I speak with Ali on Drive, Radio Live, New Zealand.
A recent study examining the diet of an isolated Japanese community provides clues to their increased longevity and lack of neurodegenerative disease.
The Ogimi people on the Japanese island of Okinawa have been the subject of intense study owing to their increased lifespan and apparent lack of neurodegenerative diseases. Okinawan women have an average life expectancy of 85.08 years, exceeding the average Japanese women’s life expectancy of 83.99 years. A suggestion that caloric restriction during world war II resulting in increased longevity has been largely dismissed as an explanation given Europeans also suffered from the same fate without the associated increased longevity.
The major source of calories in the Ogimi diet come from seaweeds and tofu based products which is in contrast to the rest of Japan where rice is the major staple. An analysis of the Ogimi diet shows it is remarkably rich in amino acids, particularly L-serine, of which tofu, edamame, seaweed and pork have the highest L-serine content.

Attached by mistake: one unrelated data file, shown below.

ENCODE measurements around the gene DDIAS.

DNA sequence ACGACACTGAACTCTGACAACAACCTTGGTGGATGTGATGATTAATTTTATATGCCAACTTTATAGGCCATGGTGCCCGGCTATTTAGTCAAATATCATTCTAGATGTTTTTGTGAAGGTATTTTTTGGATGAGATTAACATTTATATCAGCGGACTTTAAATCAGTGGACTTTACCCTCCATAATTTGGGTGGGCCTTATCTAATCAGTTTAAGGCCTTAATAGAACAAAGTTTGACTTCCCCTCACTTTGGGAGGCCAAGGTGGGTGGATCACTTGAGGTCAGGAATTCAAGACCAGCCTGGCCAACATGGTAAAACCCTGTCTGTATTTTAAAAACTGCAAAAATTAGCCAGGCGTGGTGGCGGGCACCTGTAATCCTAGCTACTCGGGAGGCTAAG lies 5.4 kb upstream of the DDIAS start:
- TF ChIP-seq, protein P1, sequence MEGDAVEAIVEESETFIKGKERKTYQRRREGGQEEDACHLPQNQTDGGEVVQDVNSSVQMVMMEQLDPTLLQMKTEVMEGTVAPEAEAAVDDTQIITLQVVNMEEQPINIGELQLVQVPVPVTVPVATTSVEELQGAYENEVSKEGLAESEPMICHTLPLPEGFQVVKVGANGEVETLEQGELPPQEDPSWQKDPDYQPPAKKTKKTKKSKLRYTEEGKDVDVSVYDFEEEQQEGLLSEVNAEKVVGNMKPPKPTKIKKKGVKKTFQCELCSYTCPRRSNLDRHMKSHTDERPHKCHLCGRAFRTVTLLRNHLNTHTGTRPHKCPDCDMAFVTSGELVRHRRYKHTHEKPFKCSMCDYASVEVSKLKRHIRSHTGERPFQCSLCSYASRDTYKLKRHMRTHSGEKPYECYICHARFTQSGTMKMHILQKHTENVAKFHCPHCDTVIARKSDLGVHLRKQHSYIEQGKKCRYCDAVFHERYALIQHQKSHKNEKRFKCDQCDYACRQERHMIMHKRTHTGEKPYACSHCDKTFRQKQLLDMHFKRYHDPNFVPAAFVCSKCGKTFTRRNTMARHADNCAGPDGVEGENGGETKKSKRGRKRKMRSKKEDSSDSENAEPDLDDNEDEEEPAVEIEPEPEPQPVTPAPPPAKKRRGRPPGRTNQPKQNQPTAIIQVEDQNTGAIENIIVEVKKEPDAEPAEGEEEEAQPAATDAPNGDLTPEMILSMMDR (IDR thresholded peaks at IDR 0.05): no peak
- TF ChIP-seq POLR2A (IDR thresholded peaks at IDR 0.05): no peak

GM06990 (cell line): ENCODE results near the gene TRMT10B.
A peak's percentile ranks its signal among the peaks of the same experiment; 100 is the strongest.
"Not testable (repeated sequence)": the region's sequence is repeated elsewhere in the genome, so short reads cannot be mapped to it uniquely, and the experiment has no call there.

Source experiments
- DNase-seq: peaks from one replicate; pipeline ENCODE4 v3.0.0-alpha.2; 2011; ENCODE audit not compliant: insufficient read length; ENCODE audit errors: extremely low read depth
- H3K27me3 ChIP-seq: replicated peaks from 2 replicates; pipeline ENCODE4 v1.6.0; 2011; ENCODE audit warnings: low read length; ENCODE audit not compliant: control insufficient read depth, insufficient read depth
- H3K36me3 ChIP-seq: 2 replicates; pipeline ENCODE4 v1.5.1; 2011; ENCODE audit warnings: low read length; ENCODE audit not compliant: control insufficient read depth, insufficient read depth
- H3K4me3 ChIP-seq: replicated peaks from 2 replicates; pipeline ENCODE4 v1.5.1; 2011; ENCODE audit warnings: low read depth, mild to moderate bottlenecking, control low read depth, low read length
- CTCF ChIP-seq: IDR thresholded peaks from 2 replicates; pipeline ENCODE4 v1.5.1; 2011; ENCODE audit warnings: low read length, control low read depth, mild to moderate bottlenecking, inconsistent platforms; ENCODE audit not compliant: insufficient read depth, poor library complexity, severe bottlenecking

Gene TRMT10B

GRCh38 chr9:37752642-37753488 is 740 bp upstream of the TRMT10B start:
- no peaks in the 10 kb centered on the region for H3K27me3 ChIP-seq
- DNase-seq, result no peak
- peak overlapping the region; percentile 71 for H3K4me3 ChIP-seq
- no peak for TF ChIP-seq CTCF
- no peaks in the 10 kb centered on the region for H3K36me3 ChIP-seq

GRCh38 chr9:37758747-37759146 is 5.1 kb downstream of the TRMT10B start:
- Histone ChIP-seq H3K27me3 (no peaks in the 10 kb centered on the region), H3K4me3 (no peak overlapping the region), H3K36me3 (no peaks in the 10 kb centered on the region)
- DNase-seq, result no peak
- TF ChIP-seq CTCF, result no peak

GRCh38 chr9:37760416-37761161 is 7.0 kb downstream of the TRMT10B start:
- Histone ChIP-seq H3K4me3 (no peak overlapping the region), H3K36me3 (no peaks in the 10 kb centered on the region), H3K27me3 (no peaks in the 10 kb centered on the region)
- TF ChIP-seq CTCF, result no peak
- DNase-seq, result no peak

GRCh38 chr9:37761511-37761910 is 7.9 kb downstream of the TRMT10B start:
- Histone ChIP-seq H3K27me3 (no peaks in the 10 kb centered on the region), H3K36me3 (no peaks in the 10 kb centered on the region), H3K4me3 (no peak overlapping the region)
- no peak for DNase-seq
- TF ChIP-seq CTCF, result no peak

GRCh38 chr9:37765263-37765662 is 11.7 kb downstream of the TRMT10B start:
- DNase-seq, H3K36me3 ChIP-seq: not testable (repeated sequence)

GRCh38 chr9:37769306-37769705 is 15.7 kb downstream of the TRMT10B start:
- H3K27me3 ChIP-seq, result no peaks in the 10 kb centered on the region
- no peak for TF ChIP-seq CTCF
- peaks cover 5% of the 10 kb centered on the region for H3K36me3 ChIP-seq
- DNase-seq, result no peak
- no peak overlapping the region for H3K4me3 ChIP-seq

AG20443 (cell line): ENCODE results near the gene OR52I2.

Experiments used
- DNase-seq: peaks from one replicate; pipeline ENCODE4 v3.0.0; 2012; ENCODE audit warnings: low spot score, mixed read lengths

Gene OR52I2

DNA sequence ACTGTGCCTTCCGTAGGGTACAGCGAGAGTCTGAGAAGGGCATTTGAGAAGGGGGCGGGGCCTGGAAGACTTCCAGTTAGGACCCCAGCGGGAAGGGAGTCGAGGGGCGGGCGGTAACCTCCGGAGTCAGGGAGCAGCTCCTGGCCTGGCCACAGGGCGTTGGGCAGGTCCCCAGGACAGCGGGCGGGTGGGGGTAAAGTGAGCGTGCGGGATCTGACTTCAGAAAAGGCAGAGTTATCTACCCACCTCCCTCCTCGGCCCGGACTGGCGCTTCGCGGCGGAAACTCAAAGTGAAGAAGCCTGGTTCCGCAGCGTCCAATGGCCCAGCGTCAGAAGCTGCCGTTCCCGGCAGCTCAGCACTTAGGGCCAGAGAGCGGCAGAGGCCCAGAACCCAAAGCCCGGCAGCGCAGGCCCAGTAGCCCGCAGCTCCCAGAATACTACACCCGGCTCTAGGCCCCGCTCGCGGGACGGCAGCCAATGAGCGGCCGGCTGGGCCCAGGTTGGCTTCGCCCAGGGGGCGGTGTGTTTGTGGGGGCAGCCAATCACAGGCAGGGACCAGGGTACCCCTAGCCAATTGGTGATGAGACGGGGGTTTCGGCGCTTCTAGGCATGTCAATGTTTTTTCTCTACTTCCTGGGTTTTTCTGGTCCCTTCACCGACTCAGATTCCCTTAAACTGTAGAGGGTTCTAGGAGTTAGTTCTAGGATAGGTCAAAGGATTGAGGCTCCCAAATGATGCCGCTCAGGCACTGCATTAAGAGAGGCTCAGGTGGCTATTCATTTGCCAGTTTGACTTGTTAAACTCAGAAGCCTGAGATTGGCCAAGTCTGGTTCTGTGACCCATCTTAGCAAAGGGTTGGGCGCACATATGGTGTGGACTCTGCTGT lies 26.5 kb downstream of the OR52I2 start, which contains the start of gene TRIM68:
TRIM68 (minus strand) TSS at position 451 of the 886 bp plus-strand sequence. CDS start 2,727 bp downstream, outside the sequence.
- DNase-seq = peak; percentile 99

On average, the total L-serine content of the Ogimi diet for women over the age of 70 is in excess of 8 g/day which is about 6 g/day above the daily L-serine intake (2.53 g/day) from all sources consumed by women in the USA and twice the L-serine intake (7.15 g/day) consumed by the 99th percentile of US women age 71+.
Interestingly, the Ogimis also make flour from the seeds of the cycad, a plant that has been directly linked to neurodegenerative diseases owing to the toxic amino acid derived from cyanobacteria – BMAA – that resides in the seeds. Studies examining BMAA toxicity have shown L-serine to be neuroprotective against BMAA in cell cultures, fruit flies, and monkeys.
A recent clinical trial of ALS patients who were supplemented with 30g/day of L-serine showed a slowing of disease progression by 85%.
The unique nature of the Ogimi diet, being rich in seaweeds and tofu, all of which have high serine content, may explain the lack of neurodegenerative disease and increased longevity in this community.